Why does the giraffe have a long neck: Read to find out
Here`s how giraffe got its long neck
Washington D.C: A team of researchers has discovered new insights into what is behind the most iconic feature of the world's tallest land animal, the giraffe.
For the first time, the genomes of the giraffe and its closest living relative, the reclusive okapi of the African rainforest, have been sequenced, revealing the first clues about the genetic changes that led to the evolution of the giraffe's exceptionally long neck and its record-holding ranking as the world's tallest land species.
"The giraffe's stature, dominated by its long neck and legs and an overall height that can reach 19 feet, is an extraordinary feat of evolution that has inspired awe and wonder for at least 8,000 years, as far back as the famous rock carvings at Dabous in the Republic of Niger," said Douglas Cavener of Penn State University.
"The evolutionary changes required to build the giraffe's imposing structure and to equip it with the necessary modifications for its high-speed sprinting and powerful cardiovascular functions have remained a source of scientific mystery since the 1800s, when Charles Darwin first puzzled over the giraffe's evolutionary origins," said Cavener.
The giraffe's heart, for example, must pump blood two meters straight up in order to provide an ample blood supply to its brain. This feat is possible because the giraffe's heart has evolved to have an unusually large left ventricle, and the species also has blood pressure that is twice as high as other mammals.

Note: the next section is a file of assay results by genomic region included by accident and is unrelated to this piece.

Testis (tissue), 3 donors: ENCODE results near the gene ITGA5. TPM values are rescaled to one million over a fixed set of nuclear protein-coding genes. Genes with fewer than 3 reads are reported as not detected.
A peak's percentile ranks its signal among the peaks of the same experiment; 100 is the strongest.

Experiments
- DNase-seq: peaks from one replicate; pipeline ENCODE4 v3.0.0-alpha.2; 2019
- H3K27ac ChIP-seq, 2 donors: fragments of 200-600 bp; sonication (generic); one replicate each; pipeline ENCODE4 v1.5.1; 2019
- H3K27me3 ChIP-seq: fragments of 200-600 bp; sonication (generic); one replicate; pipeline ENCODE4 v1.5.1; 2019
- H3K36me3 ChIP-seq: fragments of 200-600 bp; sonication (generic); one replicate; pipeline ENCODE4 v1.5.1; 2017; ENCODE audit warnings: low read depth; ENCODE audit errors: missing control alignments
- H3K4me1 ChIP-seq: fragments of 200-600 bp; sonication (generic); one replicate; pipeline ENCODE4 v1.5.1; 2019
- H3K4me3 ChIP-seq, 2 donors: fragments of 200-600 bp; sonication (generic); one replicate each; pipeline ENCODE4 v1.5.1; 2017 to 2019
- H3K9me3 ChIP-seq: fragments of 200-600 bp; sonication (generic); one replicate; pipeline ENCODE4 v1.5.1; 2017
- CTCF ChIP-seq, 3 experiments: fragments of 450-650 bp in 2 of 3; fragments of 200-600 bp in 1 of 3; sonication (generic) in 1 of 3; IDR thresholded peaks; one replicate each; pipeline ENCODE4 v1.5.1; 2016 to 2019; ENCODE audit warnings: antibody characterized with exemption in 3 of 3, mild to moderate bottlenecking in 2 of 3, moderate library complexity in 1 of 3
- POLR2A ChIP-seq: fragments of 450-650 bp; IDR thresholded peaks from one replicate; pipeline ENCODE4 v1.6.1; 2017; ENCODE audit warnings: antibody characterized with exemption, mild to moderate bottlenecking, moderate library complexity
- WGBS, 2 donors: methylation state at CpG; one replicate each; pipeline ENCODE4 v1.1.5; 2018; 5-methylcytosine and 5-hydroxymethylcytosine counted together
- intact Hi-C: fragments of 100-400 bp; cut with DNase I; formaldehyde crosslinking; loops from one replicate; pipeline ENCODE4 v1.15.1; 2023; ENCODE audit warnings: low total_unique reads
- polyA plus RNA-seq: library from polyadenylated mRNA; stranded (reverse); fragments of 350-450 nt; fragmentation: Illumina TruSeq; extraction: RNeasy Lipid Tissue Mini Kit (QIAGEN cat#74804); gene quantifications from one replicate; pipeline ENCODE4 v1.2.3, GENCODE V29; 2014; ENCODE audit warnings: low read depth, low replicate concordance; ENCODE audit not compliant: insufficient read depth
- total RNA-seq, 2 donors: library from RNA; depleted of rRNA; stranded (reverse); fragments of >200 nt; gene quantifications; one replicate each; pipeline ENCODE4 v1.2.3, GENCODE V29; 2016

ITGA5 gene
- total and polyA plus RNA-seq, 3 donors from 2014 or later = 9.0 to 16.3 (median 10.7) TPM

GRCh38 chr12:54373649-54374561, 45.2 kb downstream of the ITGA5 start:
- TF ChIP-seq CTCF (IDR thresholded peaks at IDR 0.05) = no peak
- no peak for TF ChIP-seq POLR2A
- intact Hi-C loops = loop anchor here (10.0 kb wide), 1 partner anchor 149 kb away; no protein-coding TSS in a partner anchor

A battery of tests comparing the two animals uncovered 70 giraffe genes that showed multiple signs of adaptation. More than half of these coded for proteins known to regulate the development of the skeletal, cardiovascular and nervous system.
Several genes controlled both heart and artery and skeletal development - raising the intriguing possibility that the giraffe's stature and cardiovascular system were modified together through changes to a small group of multi-purpose genes.
One key gene is thought to be FGFRL1, which regulates a biological pathway critical to bone growth. In addition, four "homeobox" genes were identified that are known to specify the regions of the spine and legs.
"The combination of changes in these homeobox genes and the FGFRL1 gene might provide two of the required ingredients for the evolution of the giraffe's long neck and legs," said Cavener.
Further discoveries included metabolic genes that may allow the giraffe to feed on acacia leaves and seedpods, which are both highly nutritious and toxic to other animals.
The research is published in journal Nature Communications.